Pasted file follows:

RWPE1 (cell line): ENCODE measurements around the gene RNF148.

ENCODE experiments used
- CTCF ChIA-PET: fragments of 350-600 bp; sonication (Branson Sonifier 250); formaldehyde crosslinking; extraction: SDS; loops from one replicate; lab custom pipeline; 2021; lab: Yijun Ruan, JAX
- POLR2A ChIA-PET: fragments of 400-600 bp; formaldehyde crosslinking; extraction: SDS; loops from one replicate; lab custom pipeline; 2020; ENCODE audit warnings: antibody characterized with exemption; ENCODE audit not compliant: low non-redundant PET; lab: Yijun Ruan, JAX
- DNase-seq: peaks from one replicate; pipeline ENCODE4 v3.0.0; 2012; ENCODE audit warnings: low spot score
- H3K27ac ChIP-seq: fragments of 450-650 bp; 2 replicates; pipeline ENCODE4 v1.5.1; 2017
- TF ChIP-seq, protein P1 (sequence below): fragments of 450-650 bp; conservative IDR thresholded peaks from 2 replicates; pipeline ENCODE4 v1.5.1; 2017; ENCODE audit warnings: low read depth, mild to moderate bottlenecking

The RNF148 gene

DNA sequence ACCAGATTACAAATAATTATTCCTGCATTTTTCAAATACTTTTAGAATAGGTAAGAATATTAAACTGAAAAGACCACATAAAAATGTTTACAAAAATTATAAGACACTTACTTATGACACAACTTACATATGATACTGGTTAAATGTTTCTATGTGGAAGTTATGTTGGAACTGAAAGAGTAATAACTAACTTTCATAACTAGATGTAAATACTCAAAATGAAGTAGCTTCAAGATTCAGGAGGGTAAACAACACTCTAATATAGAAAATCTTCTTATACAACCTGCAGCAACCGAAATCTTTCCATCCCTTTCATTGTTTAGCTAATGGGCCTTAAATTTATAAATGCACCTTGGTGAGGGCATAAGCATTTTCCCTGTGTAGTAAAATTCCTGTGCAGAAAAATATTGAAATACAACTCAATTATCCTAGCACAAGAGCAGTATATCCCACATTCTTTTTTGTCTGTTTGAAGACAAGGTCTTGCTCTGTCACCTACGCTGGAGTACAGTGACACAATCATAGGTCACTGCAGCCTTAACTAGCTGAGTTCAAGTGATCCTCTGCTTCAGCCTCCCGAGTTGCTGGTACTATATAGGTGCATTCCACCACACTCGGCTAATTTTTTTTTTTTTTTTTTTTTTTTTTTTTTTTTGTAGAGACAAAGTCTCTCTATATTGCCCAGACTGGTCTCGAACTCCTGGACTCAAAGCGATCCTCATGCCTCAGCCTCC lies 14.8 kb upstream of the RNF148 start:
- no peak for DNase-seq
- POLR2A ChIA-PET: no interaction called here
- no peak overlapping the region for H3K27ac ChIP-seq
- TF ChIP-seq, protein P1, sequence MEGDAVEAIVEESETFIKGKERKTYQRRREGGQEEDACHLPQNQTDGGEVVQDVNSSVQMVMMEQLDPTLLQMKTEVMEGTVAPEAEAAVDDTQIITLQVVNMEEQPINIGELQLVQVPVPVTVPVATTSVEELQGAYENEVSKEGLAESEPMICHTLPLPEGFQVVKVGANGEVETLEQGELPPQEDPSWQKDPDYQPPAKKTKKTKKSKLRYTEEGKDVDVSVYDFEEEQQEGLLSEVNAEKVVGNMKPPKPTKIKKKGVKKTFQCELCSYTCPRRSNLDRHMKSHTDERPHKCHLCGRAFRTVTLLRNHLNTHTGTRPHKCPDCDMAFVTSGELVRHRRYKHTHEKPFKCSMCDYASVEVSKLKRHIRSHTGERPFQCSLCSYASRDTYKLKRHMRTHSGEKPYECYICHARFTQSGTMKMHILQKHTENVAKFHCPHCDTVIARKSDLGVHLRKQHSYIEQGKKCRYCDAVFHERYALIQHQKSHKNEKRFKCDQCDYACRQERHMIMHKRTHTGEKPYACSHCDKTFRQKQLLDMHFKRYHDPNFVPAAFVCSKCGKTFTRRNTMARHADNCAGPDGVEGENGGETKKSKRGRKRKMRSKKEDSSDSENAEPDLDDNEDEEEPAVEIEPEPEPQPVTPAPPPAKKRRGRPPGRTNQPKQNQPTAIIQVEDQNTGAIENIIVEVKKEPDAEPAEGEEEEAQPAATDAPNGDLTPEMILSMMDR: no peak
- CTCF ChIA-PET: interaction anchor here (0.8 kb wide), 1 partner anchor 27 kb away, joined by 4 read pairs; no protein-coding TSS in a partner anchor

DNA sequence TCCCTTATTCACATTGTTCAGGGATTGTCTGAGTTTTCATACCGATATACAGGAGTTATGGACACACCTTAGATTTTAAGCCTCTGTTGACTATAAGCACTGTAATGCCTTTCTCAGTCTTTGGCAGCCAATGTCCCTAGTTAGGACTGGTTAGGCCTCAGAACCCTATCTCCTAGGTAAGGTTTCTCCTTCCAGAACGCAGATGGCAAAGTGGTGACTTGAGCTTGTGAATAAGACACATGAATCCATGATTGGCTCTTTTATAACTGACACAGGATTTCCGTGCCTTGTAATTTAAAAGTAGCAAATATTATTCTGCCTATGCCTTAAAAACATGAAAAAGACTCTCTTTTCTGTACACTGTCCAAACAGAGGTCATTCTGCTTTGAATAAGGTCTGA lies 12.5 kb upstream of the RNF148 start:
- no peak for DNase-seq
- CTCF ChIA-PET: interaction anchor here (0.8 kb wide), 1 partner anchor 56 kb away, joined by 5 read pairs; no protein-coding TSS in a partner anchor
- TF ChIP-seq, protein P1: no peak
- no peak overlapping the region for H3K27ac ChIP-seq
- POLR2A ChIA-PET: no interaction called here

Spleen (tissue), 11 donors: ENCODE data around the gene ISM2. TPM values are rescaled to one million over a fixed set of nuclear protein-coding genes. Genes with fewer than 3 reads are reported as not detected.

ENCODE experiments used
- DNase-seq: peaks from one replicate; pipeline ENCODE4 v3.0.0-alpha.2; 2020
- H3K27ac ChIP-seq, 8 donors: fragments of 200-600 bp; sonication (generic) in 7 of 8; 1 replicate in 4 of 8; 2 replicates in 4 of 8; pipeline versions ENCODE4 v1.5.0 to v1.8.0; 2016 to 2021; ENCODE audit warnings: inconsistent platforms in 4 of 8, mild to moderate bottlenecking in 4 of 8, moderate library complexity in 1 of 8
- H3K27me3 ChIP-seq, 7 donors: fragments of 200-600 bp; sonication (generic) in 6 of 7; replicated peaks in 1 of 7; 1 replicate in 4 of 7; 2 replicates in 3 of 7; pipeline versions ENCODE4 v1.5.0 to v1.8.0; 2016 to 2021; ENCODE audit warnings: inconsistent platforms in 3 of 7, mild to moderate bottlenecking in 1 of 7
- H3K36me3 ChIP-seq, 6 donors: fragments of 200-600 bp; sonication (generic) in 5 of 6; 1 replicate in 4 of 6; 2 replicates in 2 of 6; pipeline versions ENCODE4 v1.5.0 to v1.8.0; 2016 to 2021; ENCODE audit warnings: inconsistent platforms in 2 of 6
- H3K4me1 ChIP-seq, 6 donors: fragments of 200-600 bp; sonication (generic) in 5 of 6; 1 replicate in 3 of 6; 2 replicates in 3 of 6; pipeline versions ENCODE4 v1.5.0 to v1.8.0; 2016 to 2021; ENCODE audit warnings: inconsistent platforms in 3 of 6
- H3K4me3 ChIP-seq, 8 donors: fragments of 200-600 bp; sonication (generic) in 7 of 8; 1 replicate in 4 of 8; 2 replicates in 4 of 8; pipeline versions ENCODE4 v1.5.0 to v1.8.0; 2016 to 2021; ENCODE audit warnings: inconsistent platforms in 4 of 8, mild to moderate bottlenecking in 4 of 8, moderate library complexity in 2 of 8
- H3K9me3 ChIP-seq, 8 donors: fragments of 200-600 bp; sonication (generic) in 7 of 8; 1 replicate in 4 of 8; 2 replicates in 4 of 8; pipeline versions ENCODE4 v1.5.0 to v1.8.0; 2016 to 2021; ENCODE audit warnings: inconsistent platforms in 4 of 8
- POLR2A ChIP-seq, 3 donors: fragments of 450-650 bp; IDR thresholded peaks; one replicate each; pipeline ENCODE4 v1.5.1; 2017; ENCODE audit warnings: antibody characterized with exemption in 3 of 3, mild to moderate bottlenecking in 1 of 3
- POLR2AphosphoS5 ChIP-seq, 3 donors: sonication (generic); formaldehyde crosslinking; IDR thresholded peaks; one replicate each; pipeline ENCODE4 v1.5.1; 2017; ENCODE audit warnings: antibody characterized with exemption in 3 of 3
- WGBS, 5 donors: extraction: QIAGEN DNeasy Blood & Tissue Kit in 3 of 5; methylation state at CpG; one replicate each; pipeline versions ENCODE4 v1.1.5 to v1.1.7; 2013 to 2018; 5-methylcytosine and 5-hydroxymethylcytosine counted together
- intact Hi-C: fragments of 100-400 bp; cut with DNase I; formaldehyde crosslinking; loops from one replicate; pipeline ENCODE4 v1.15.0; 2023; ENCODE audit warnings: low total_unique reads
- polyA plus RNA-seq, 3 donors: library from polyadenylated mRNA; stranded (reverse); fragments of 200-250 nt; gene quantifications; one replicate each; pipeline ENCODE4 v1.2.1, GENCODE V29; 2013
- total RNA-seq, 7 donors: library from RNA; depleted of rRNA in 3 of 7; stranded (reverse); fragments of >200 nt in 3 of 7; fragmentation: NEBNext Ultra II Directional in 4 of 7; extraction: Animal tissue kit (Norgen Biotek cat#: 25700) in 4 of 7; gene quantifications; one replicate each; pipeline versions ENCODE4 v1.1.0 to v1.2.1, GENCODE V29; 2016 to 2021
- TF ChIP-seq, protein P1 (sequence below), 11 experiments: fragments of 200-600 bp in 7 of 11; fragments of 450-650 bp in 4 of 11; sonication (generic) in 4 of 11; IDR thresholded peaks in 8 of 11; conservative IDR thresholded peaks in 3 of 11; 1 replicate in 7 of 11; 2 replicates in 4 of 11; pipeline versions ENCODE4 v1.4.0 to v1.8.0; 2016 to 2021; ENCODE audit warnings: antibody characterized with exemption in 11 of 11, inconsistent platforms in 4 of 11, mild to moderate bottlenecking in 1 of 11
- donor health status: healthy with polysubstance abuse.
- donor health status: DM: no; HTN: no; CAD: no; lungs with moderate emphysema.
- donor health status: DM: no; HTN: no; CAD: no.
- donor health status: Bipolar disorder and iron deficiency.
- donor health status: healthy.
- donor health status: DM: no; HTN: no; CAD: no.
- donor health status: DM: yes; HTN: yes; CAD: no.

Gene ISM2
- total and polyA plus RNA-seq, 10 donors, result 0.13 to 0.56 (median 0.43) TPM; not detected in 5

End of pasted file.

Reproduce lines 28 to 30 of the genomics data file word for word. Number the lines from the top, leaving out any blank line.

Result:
- H3K4me3 ChIP-seq, 8 donors: fragments of 200-600 bp; sonication (generic) in 7 of 8; 1 replicate in 4 of 8; 2 replicates in 4 of 8; pipeline versions ENCODE4 v1.5.0 to v1.8.0; 2016 to 2021; ENCODE audit warnings: inconsistent platforms in 4 of 8, mild to moderate bottlenecking in 4 of 8, moderate library complexity in 2 of 8
- H3K9me3 ChIP-seq, 8 donors: fragments of 200-600 bp; sonication (generic) in 7 of 8; 1 replicate in 4 of 8; 2 replicates in 4 of 8; pipeline versions ENCODE4 v1.5.0 to v1.8.0; 2016 to 2021; ENCODE audit warnings: inconsistent platforms in 4 of 8
- POLR2A ChIP-seq, 3 donors: fragments of 450-650 bp; IDR thresholded peaks; one replicate each; pipeline ENCODE4 v1.5.1; 2017; ENCODE audit warnings: antibody characterized with exemption in 3 of 3, mild to moderate bottlenecking in 1 of 3